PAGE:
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DNA Structure. Will Fagan IB Biology 2011. 3.3 DNA Structure. DNA- Deoxyribonucleic acid Each nucleotide of DNA is composed of a phosphate group, a sugar called deoxyribose and a molecule that is called a nitrogenous base. . Nitrogenous Bases . Adenine Thymine Guanine Cytosine

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dna structure

DNA Structure

Will Fagan

IB Biology 2011

3 3 dna structure
3.3 DNA Structure
  • DNA- Deoxyribonucleic acid
  • Each nucleotide of DNA is composed of a phosphate group, a sugar called deoxyribose and a molecule that is called a nitrogenous base.
nitrogenous bases
Nitrogenous Bases
  • Adenine
  • Thymine
  • Guanine
  • Cytosine
  • Note that all nucleotides are exactly the same except for the nitrogenous base.
linking dna nucleotides
Linking DNA Nucleotides
  • DNA takes the shape of a double helix.
  • Double Helix- DNA is composed of two strands and each strand is shaped like a spiral staircase.
linking dna nucleotides cont
Linking DNA Nucleotides Cont.
  • Complementary Base Pairs
  • Adenine bonds to Thymine
  • Cytosine bonds to Guanine.
adenine thymine
Adenine & Thymine
  • These two nitrogenous bases are bonded together using two hydrogen bonds.
  • Adenine and Guanine are relatively large so the only way that the strand maintains uniform length is through complimentary base pairing.
guanine and cytosine
Guanine and Cytosine
  • These two nitrogenous bases are held together by a triple hydrogen bond.
7 1 dna structure hl
7.1 DNA Structure HL
  • In order to understand bonding within DNA, one should understand the structure of a five carbon sugar.
chain composition
Chain Composition
  • Each strand is composed of a backbone alternating phosphate and deoxyribose molecules.
  • The two molecules are held together by a covalent bond known as a phosphodiester bond/linkage.
resulting reaction
Resulting Reaction
  • These linkages produce a chain of DNA.
  • The reaction between the phosphate group on the 5’ carbon and the hydroxyl group on the 3’ carbon is known as a condensation reaction.
  • At the end of this bonding, each 2 unit polymer still has a 5’ carbon free at one end and a 3’ carbon free at the other.
order of nucleotides
Order of Nucleotides
  • Does the sequence of nucleotides matter? Absolutely.
  • As nucleotides are linked together with phosphodiester bonds, a definite sequence develops.
  • This sequence makes up the genetic code upon which life is based.
holding the strands together
Holding the Strands Together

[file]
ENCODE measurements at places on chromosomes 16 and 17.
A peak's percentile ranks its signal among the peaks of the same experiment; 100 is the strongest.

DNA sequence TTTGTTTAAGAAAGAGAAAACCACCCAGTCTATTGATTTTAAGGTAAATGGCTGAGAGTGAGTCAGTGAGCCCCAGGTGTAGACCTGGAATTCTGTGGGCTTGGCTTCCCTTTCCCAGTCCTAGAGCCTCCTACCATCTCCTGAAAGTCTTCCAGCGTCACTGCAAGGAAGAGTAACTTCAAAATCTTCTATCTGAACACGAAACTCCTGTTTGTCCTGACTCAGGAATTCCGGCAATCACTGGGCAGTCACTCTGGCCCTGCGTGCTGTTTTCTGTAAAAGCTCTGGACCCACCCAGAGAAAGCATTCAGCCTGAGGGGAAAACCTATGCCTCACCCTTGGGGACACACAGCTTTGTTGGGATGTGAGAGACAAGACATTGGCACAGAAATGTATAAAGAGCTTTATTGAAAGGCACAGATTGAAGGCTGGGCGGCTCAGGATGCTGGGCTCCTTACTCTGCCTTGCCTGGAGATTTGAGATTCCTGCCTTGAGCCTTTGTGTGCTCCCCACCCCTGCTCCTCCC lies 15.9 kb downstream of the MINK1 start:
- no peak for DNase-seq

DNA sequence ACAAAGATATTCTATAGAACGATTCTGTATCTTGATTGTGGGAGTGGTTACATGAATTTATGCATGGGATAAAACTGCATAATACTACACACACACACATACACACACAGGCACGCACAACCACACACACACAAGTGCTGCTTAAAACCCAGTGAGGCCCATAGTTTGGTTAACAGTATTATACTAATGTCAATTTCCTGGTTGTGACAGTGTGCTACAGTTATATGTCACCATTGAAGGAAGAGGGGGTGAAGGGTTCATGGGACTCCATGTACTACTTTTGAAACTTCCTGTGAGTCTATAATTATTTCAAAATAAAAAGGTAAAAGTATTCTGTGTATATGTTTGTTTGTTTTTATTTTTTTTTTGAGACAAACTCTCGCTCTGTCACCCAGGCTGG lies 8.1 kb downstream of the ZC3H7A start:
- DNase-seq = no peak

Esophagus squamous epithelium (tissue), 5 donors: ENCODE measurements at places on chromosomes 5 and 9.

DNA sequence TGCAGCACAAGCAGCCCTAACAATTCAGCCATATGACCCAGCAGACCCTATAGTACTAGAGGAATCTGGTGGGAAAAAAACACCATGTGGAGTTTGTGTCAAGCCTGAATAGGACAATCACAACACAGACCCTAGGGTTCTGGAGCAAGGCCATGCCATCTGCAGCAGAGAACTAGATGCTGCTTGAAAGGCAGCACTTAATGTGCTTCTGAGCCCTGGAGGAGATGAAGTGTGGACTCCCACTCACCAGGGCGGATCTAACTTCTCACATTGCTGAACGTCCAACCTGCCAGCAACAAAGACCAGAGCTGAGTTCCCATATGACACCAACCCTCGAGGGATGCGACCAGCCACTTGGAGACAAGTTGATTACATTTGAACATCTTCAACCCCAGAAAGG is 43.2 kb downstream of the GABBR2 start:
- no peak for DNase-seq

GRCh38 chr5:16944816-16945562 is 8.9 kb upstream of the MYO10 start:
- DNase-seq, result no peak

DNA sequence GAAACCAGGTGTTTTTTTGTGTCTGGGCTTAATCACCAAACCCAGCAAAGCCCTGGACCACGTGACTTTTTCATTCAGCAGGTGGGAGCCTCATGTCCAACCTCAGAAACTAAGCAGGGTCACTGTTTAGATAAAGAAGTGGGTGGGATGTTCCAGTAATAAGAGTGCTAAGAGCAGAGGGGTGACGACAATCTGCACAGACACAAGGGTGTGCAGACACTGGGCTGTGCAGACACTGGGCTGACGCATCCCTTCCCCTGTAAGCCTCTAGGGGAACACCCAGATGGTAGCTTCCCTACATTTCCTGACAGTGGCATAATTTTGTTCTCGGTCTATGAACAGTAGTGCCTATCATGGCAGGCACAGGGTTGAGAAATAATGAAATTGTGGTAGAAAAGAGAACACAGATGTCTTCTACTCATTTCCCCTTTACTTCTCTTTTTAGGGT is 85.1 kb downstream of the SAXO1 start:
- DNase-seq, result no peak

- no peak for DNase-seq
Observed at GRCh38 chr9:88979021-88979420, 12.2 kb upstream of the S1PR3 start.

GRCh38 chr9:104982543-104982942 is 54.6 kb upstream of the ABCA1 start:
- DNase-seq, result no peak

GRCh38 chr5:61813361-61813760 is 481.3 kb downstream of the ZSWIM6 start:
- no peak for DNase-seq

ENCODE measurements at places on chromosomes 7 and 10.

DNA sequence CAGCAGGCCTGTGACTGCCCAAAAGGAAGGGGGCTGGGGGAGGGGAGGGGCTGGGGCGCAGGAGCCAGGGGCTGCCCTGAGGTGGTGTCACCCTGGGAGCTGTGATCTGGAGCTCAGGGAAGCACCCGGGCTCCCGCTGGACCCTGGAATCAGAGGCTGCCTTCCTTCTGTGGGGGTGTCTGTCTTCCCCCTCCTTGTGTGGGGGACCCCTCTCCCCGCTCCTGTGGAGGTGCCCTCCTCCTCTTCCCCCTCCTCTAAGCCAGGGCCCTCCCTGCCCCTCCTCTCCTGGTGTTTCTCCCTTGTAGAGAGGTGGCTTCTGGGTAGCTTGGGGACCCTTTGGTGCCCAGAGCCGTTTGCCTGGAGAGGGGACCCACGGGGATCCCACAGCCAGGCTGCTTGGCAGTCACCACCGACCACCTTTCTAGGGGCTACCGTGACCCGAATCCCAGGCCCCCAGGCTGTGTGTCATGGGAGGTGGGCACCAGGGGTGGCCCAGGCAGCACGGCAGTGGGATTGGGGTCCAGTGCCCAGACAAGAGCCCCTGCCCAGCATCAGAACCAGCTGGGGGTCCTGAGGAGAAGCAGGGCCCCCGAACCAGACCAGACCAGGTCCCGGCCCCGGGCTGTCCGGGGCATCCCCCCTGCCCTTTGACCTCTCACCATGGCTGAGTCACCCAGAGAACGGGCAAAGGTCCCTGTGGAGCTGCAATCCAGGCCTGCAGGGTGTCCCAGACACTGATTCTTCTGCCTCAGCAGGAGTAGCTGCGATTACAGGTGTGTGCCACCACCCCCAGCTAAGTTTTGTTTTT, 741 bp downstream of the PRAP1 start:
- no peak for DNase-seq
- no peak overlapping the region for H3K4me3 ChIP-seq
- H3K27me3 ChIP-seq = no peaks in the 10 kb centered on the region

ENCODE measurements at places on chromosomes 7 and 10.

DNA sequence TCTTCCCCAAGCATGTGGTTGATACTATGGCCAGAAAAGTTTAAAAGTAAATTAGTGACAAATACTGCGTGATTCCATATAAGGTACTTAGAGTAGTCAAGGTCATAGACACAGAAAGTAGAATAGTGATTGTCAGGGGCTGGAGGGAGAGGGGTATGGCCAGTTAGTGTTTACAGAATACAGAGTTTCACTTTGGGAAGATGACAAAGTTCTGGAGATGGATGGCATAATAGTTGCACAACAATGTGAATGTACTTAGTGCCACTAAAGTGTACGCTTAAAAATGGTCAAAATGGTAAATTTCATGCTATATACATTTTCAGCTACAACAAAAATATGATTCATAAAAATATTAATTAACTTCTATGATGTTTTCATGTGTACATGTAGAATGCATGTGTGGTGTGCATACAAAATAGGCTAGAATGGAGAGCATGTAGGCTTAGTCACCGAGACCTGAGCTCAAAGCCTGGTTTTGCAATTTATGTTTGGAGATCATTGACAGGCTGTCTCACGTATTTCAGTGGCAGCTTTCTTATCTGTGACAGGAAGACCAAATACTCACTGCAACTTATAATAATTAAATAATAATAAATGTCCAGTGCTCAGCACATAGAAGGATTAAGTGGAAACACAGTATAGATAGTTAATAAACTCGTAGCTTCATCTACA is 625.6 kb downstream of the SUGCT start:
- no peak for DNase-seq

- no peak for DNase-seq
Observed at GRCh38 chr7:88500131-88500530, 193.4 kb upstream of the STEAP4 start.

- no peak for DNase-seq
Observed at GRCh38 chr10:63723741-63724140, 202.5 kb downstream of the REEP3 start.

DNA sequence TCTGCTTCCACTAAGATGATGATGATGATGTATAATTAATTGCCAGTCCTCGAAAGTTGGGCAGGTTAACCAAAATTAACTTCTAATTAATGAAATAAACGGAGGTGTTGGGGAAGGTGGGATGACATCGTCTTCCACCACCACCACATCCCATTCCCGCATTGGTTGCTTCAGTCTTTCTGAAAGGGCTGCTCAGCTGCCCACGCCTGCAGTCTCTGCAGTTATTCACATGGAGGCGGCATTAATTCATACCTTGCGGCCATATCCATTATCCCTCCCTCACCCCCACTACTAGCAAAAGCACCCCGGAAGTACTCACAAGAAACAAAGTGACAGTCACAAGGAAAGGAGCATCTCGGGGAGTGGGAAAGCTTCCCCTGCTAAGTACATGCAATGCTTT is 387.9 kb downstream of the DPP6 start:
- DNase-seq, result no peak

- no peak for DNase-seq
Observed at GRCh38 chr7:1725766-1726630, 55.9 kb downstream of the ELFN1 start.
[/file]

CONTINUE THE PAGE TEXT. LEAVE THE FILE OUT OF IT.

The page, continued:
• The two chains run in opposite directions and are described as anti-parallel.
  • One strand has the 5’ carbon on the top and the 3’ carbon on the bottom.
interaction between nitrogenous bases
Interaction between Nitrogenous Bases
  • Adenine and Guanine are double-ring structures that are known as purines.
  • Cytosine and Thymine are single-ring structures known as pyrimidines.
  • A single ring always pairs with a double ring. (Complementary base pairing)
dna packaging
DNA Packaging
  • The DNA molecules of eukaryotic cells are paired with a type of protein called a histone.
  • Nucleosomes consists of two molecules of each of four different histones.
  • The DNA wraps twice around these eight protein molecules.
dna packaging1
DNA Packaging
  • DNA is negatively charged and histones are positively charged, therefore they are naturally attracted to each other.
  • There is a fifth histone which leads to further wrapping (supercoiling) of the DNA molecule.
dna packaging2
DNA Packaging
  • When DNA is wrapped around the histones and into more elaborate structures, it is inaccessible to the transcription of enzymes.
  • This allows only certain areas to be involved in protein synthesis.
types of dna sequences
Types of DNA Sequences
  • Some DNA consists of highly repetitive sequences, some code for genes, and some are structural.
highly repetitive sequences
Highly Repetitive Sequences
  • These sequences account for between 5% and 45% of the total genome.
  • Composed of 5-300 base pairs per repetitive sequences.
  • Repetitive sequences that are in random areas are known as satellite DNA.
protein coding genes
Protein- Coding Genes
  • Within the DNA molecule, there is a single copy of genes that has a coding function.
  • They provide base sequences essential to produce proteins at the ribosome.
  • Base sequences are carried from the nucleus to the ribosome by mRNA.
  • Coding fragments are known as exons and non-coding fragments are introns.
structural dna
Structural DNA
  • Highly coiled DNA that does not have a coding function.
  • One also sees the presence of pseudogenes that likely do not have a function due to mutation.
  • Gene research is known as genomics.